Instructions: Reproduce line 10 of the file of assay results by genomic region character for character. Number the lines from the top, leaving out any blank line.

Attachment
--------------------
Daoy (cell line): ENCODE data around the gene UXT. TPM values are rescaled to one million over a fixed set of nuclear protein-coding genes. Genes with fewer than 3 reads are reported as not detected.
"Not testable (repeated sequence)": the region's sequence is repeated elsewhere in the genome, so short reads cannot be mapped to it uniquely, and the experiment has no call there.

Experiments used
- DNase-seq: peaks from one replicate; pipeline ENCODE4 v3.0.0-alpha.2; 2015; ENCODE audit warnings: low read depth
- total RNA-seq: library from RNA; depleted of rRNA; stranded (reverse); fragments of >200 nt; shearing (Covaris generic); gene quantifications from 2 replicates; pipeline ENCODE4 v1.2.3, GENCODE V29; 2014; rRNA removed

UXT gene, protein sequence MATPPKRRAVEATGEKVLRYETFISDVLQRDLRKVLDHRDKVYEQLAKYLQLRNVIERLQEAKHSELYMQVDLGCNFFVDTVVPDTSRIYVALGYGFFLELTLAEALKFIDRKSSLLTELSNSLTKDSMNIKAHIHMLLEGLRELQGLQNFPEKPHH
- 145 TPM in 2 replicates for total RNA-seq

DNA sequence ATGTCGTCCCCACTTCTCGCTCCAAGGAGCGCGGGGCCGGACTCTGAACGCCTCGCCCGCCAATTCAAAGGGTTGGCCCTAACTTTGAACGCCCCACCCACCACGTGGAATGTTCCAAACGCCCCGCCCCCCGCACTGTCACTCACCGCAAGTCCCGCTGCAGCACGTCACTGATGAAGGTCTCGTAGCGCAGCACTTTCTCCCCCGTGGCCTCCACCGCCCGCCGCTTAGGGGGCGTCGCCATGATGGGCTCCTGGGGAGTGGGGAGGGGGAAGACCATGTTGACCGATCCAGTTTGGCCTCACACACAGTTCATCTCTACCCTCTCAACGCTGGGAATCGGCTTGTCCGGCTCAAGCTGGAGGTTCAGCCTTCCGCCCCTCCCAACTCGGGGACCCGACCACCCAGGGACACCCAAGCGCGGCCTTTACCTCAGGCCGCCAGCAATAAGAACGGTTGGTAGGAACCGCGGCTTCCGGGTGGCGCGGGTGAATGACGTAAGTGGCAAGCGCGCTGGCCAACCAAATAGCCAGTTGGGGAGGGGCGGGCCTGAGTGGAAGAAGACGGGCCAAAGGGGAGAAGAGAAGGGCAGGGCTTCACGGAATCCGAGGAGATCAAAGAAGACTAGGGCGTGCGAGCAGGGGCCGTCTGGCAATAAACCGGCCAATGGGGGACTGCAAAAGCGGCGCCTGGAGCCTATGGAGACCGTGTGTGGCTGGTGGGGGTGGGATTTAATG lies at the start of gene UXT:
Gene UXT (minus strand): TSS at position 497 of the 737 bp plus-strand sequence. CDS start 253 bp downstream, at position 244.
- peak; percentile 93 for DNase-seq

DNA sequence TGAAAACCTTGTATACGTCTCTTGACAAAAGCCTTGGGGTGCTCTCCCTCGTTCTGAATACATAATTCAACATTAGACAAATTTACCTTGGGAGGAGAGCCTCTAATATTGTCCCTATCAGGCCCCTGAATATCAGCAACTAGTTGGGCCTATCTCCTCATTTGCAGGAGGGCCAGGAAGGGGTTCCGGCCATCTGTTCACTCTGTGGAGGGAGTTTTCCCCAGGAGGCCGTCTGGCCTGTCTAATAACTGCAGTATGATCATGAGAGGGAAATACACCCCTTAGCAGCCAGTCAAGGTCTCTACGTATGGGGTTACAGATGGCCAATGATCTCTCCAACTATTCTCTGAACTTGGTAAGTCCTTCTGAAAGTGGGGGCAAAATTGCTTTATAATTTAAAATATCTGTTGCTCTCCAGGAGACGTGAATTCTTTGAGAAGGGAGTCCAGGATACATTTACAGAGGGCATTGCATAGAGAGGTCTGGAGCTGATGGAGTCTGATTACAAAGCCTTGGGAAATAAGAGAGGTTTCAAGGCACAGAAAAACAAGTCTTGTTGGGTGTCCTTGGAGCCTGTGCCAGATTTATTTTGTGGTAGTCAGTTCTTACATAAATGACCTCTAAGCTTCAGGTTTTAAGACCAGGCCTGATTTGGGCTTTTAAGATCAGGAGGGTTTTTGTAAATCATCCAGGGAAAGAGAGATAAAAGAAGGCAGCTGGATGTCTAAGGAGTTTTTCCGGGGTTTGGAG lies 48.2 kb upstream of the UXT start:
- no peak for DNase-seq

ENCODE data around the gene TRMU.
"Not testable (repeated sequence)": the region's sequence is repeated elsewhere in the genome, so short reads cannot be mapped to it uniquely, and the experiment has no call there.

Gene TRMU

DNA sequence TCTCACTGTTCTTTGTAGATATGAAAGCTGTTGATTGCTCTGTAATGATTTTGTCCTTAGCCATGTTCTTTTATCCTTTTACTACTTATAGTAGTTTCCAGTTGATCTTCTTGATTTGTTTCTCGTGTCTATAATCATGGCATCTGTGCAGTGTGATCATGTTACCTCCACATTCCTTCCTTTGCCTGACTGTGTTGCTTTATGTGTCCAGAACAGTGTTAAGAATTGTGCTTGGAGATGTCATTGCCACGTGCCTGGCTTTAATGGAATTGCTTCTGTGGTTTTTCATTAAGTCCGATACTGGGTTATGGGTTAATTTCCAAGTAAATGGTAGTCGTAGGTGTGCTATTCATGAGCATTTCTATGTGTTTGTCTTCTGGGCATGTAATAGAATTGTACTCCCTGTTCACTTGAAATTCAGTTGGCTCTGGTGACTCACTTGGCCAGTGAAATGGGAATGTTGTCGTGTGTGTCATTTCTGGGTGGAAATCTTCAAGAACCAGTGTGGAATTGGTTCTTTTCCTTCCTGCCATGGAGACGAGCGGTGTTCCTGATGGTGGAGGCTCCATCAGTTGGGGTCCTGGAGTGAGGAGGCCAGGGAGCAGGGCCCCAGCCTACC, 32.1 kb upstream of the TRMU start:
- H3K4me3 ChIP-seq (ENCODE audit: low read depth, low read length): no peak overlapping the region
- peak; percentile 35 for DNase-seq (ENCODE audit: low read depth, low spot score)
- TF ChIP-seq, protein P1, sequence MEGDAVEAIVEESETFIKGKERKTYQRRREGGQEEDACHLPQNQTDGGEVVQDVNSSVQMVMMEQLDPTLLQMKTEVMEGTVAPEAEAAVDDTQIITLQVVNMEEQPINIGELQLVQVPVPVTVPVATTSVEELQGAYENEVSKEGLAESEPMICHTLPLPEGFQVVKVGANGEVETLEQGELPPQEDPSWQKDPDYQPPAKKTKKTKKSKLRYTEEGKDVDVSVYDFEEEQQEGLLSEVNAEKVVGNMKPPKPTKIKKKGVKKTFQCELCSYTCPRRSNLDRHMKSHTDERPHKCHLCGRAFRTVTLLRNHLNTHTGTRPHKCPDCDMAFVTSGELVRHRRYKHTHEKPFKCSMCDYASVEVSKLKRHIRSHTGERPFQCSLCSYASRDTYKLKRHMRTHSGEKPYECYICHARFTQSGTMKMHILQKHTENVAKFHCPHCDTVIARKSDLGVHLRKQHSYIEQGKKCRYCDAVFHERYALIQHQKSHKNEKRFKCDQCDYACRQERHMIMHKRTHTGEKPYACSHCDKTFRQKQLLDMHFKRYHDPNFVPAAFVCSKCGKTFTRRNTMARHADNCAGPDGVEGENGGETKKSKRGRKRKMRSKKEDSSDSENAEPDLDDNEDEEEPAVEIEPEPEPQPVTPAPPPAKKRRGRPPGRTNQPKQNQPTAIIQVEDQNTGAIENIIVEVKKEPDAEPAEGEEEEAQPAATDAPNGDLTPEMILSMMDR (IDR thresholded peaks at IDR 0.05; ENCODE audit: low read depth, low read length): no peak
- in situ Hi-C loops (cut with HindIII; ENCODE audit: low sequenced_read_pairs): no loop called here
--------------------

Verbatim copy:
- peak; percentile 93 for DNase-seq